The Central and Southern Mixed Grasslands ecoregion has a north-south orientation, spanning central Nebraska, central Kansas, western Oklahoma, and north-central Texas. It separates the Tall-Grass Prairie and the Central Forests/Grassland Transition Zone from the Western Short Grasslands. Essentially, this region is a broad ecotone that covers slightly more than 282,000 km2. It is distinguished from the Northern Mixed Grasslands by warmer temperatures and a much longer growing season, and from the adjacent tallgrass and short grasslands by the intermediate stature of the grassland layer. It is distinguished from the Central Forests/Grassland Transition Zone to the east by the relative scarcity of trees and shrubs. The major disturbance regimes are drought, the degree and frequency of grazing by domestic animals and wild ungulates, and fire.
The mixed grass prairie contains the floristic elements of the tall and short grass prairies and, combined with a rich forb flora, contains the highest floral complexity of any North American grassland ecoregion (Barbour et al. 1980). Typical grasses include little bluestem (Schyzachrium scoparium), western wheatgrass, (Agropyron smithii), and grama grasses (Bouteloua cartipendala). These species mix with taller grasses in the wetter areas and give way to shorter grasses in the drier areas (e.g., Bouteloua, Buchloe, Muhlenbergia, and Aristida) (Sims 1988). The effects of drought cycles and grazing intensity shift floristic composition to favor drought-tolerant species during dry periods and more shallow-rooted mesic loving plants during wetter periods.
The Central and Southern Mixed Grasslands is among the top ten ecoregions in the number of reptile species and is an important breeding area for endemic Great Plains bird species. It also contains very important stopover sites for migratory birds, particularly on wetland sites scattered throughout this ecoregion. The Platte River Valley in Nebraska is a prominent area for sandhill cranes and the Cheyenne Bottoms in Kansas for populations of shorebirds during spring migration.
Habitat Loss and Degradation
Overall, only about 5 percent of the remaining habitat is considered to be intact. During the dustbowl of the 1930s, basal cover of grasses on even moderately grazed and heavily grazed grasslands declined from 80 percent or more to less than 10 percent in a period of 3-5 years (Sims 1988), but has since mostly regained its cover. Natural vegetation has been converted to cropland or pasture on about 90 percent of this ecoregion in Oklahoma and Texas. In Kansas and Nebraska, about 60 percent is in cropland and about 35 percent is grazed (USDA 1994).
Remaining Blocks of Intact Habitat
Most of the remaining blocks of intact habitat are quite small. Some of the most prominent include:
•Wichita Mountains Wildlife Refuge, a 90 km2 site for re-establishment of bison and an important area for conservation of black-capped vireos - southeastern Oklahoma
•Platte River Valley, a 45 km2 important restoration site, a major stopover for migratory sandhill cranes - southern Nebraska
•Rainwater Basins, a 45 km2 area managed in part by USFWS, which includes a series of clay bottom wetlands that are highly fragmented - southern Nebraska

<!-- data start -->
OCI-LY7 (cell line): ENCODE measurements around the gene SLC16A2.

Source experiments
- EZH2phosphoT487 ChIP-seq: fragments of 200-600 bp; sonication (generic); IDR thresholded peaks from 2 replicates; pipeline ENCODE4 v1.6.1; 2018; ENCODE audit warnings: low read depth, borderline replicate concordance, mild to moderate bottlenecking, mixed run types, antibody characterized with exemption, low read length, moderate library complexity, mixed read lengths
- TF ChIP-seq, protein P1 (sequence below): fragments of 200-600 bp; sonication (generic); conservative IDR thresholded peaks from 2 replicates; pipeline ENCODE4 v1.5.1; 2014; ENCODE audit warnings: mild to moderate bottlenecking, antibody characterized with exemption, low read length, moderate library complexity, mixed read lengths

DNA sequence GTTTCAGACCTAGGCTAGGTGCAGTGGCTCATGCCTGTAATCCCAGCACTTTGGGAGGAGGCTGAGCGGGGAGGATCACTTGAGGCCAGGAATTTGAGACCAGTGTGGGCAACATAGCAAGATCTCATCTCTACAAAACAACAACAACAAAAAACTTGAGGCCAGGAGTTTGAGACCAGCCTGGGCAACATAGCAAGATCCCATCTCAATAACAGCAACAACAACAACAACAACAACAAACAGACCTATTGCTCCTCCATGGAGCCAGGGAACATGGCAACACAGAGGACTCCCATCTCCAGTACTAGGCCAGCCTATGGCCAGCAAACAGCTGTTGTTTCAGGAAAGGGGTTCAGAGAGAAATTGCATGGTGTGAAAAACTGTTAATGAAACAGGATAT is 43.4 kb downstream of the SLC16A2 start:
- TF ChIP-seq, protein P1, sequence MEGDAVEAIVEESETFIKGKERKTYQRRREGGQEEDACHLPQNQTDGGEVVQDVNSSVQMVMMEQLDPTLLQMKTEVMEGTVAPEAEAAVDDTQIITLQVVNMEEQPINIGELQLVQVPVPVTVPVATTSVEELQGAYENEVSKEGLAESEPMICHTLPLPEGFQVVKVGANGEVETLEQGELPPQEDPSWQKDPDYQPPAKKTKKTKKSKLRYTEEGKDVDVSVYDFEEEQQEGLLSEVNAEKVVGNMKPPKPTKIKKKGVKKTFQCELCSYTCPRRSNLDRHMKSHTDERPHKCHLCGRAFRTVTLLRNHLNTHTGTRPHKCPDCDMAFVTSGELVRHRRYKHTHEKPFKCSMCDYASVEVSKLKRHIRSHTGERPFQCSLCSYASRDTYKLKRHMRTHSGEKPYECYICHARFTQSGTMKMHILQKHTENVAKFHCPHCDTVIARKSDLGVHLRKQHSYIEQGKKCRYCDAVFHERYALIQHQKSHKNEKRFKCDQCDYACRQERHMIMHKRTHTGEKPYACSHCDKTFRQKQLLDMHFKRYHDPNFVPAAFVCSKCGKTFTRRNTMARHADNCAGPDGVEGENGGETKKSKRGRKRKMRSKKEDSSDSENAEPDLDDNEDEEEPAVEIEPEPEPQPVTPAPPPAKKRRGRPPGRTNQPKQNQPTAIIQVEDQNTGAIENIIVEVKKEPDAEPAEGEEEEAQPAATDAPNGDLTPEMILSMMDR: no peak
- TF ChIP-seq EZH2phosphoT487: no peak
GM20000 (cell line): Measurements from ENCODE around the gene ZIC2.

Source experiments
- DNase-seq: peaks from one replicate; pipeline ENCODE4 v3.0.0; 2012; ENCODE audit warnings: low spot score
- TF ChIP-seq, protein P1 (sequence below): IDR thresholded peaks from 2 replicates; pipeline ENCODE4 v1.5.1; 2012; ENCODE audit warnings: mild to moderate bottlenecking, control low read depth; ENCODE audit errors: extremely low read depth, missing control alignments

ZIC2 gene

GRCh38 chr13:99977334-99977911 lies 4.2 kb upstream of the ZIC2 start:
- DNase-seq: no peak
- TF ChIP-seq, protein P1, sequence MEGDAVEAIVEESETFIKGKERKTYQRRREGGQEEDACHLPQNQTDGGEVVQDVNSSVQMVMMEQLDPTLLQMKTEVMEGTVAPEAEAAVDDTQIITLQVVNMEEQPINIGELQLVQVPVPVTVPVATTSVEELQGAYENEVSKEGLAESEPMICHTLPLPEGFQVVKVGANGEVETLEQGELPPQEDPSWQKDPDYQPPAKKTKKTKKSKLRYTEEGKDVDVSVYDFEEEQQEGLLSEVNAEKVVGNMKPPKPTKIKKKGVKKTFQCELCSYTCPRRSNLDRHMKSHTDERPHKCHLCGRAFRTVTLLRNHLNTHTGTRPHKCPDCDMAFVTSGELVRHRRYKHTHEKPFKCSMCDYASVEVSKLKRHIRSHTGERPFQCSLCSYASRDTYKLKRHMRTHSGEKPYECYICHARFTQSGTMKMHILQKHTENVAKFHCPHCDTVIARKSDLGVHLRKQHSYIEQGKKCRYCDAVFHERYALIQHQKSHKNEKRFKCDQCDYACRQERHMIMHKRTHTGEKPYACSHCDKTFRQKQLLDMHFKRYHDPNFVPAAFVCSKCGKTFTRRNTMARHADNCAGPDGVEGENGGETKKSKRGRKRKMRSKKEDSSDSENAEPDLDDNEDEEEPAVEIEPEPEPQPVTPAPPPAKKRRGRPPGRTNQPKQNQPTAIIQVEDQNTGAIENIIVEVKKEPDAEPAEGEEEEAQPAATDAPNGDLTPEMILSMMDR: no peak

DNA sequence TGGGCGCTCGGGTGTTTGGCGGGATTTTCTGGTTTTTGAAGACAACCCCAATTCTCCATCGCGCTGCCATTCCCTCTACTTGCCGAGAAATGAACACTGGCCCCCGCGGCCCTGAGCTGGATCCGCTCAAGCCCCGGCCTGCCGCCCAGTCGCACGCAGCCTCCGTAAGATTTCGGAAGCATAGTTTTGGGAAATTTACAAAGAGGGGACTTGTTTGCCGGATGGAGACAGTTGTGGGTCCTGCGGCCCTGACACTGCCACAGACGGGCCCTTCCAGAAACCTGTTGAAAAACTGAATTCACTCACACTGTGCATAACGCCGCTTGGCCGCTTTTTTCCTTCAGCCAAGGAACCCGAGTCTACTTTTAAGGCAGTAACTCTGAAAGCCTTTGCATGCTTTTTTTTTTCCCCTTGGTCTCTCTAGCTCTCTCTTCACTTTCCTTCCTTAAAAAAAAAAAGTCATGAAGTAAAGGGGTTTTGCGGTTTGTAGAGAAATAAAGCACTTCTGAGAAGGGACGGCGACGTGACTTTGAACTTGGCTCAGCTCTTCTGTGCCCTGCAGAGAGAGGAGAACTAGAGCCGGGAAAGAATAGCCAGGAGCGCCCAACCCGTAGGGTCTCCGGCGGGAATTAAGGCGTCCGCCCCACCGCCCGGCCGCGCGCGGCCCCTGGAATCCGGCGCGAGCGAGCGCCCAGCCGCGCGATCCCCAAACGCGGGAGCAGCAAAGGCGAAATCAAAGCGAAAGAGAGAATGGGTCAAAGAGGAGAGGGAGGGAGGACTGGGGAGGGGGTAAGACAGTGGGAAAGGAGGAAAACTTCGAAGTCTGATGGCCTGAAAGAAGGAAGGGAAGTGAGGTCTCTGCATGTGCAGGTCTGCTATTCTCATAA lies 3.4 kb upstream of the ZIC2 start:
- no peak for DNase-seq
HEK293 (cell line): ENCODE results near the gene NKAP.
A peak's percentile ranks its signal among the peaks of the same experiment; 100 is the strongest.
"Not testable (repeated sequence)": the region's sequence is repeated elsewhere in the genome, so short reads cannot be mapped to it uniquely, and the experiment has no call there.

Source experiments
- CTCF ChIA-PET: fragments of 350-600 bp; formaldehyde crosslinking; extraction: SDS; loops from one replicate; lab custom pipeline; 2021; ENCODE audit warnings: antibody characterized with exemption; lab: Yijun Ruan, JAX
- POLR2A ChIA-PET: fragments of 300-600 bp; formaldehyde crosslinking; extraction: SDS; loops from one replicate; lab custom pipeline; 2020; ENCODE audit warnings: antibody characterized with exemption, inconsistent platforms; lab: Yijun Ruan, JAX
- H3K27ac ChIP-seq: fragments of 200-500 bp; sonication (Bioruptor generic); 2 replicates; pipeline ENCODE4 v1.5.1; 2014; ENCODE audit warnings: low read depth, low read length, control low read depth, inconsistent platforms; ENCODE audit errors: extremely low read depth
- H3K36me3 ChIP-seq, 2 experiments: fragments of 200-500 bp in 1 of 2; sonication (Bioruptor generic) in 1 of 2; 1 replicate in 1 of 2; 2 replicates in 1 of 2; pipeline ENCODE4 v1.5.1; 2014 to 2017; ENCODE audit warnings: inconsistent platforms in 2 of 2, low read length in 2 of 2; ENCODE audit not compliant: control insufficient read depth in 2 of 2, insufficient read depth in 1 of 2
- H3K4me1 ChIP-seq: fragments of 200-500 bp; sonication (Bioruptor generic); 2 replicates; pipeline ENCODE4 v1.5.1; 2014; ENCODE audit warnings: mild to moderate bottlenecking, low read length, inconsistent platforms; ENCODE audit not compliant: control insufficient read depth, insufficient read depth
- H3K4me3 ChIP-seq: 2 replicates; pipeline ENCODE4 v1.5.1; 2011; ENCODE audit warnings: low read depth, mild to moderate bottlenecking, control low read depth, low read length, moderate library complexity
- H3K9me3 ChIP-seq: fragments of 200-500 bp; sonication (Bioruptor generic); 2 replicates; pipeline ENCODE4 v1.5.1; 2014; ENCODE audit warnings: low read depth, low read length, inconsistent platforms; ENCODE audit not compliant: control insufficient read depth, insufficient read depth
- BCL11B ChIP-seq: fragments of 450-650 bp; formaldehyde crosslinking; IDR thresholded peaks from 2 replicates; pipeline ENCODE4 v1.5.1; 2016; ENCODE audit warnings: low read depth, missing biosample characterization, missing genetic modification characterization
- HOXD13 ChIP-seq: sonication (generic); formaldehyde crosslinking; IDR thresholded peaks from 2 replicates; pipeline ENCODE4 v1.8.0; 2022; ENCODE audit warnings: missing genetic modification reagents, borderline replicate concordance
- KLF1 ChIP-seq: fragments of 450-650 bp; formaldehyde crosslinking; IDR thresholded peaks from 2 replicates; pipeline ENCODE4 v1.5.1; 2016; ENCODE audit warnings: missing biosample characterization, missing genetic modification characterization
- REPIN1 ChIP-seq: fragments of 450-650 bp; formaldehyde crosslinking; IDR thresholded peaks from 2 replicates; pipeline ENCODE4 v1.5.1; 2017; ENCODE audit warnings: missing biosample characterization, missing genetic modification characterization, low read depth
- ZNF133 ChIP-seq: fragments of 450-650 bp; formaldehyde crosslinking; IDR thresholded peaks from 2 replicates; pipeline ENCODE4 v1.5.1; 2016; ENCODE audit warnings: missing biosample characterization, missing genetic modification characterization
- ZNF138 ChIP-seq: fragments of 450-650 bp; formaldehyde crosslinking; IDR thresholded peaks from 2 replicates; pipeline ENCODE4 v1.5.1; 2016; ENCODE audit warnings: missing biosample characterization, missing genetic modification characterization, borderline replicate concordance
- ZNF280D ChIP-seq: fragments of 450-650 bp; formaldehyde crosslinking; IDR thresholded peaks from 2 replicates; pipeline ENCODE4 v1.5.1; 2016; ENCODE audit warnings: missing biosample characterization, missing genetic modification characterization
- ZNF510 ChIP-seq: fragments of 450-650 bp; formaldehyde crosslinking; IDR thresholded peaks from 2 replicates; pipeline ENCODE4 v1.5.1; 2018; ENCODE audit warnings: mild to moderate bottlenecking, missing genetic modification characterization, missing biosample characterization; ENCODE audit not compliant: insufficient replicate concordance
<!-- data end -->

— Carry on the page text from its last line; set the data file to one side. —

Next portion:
•Central Kansas wetlands, including Cheyenne Bottoms and Quivira National Wildlife Refuge - central Kansas
•Great Salt Plains - north central Oklahoma
•Red Hills - Oklahoma and Kansas
•Smokey Hills River Breaks - west central Kansas - 45 km2
Degree of Fragmentation
Much of the ecoregion that occurs in Kansas and Oklahoma still contains fragments of grassland associated with farms (i.e., unbroken sod). The remaining habitat in the rest of the ecoregion is fragmented.
Degree of Protection
With the exception of a high level of protection in the Wichita Mountains and Salt Plains, remaining habitat in the ecoregion is essentially unprotected.
Types and Severity of Threats
The major threat is conversion to agriculture. High wheat prices in the mid 1990s encouraged land conversion in western portions of the ecoregion. Center pivot irrigation has also caused conversion. Water flow into streams due to diversions is another problem. Fire apparently increases forage production in the eastern portion of this ecoregion, makes grasses more palatable, eliminates undesirable annuals, and suppresses the invasion of mesquite, juniper, and cacti (Wright and Bailey 1980). Thus, fire suppression constitutes another threat. Overgrazing by domestic stock, particularly in riparian areas, is a localized serious threat.
Suite of Priority Activities to Enhance Biodiversity Conservation
•management and preservation of wetlands, primarily by seeking to maintain water flows to wetland areas
•improvement of grazing management to make it more compatible with biodiversity conservation, such as by encouraging rotation grazing
•restoration and enlargement of the best representative areas for biodiversity
•Kansas Natural Heritage Inventory
•Natural Resources Conservation Service
•The Nature Conservancy of Nebraska
•U.S. Fish and Wildlife Service- wildlife refuges
•U.S. Forest Service- National Grasslands border this ecoregion
Relationship to other classification schemes
The Central and Southern Mixed Grasslands corresponds to Omernik (1995) ecoregion 27 (Central Plains Grasslands) and most of Küchler (1985) units 62 (Bluestem-grama prairie) and 76 (Mesquite-buffalograss). It also corresponds to Bailey (1994) sections 332E (South Central Great Plains), 311A (Redbed Plains), and 315C (Rolling Plains).
Prepared by: Steve Chaplin, Terry Cook, Eric Dinerstein, Phillip Simms, and Karen Carney